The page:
What’s the trend in Αrchaeology?
The University of Glasgow hosted the annual conference of the European Association of Archaeologists (EAAGlasgow2015) on September 2-5 2015, celebrating its 21st annual meeting in Scotland. With topics varying from Virtual Archaeology to Celtic Connections, this conference gathered around 2500 delegates from all over the world.
Conference themes were quite broad and inclusive allowing thus various research initiatives to be heard with wide geographical, chronological and methodological span. More particularly, the themes centered around:
Among the presentations and the whiskey tasting, archaeologists discussed the increasingly multidisciplinary nature of the field, ranging from Anthropology and Chemistry to Computer Science, the distinction between the representation, digital or not, and the actual archaeological site/artefact and its meaning, altmetrics and electronic publications, new opportunities for communicating archaeology today, methodology and scientific terminology.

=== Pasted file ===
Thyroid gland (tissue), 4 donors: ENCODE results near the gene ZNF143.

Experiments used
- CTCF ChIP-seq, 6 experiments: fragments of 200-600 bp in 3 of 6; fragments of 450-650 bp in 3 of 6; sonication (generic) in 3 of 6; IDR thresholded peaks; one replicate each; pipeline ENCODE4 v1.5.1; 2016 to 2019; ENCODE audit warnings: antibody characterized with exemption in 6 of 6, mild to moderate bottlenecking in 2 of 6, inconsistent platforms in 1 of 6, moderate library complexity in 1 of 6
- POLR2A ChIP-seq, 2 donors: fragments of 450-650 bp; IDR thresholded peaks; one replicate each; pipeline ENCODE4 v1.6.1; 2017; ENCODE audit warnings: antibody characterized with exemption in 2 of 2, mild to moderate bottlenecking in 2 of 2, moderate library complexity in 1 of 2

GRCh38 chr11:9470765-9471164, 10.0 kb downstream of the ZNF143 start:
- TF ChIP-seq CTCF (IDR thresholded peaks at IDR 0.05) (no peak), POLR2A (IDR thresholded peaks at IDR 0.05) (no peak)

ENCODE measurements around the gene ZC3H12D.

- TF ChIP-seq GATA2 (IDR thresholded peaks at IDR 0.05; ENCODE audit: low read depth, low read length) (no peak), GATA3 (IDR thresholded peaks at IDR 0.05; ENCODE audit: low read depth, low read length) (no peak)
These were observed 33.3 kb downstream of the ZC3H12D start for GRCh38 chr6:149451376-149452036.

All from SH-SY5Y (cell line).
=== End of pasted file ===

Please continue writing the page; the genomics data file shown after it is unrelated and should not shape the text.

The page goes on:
Living in an age of uncertainty, the field seemed to be puzzled about its future development. Will new generations experience archaeology and its remains only through their digital representations? Will that be matter of choice or matter of necessity? Do we have a duty as archaeologists? How can archaeology be more engaging for the public?
As the sessions ran parallel so was the discussion held in the conference; capturing all its aspects is hardly possible. From innovative technologies enforced in projects to more “traditional” archaeological research, the discussion revolved around a wealth of topics.
The initiative of Europeana Research was among the projects introduced in the context of its potential collaboration with the digital heritage library of ARK4. Aiming to engage the audience and to transform a passive to an active user, ARK4 experiments with archaeological content, among other, to develop digital games and 3D environments as a new way of cultural heritage dissemination. In this context, Europeana Research aspires to serve with its archaeological content to a new target audience of young users and in digital gaming and learning activities.
Besides, “teaching and discussing heritage within the archaeological education in our present society, with its uncertain political situation is more crucial and important than ever”.
Slide from Prof. Anita Synnestvedt (University of Gothenburg) presentation “We all learn from each other-teaching archaeology for the future”, session Communicating Archaeology 24: Sustainable practices in archaeology.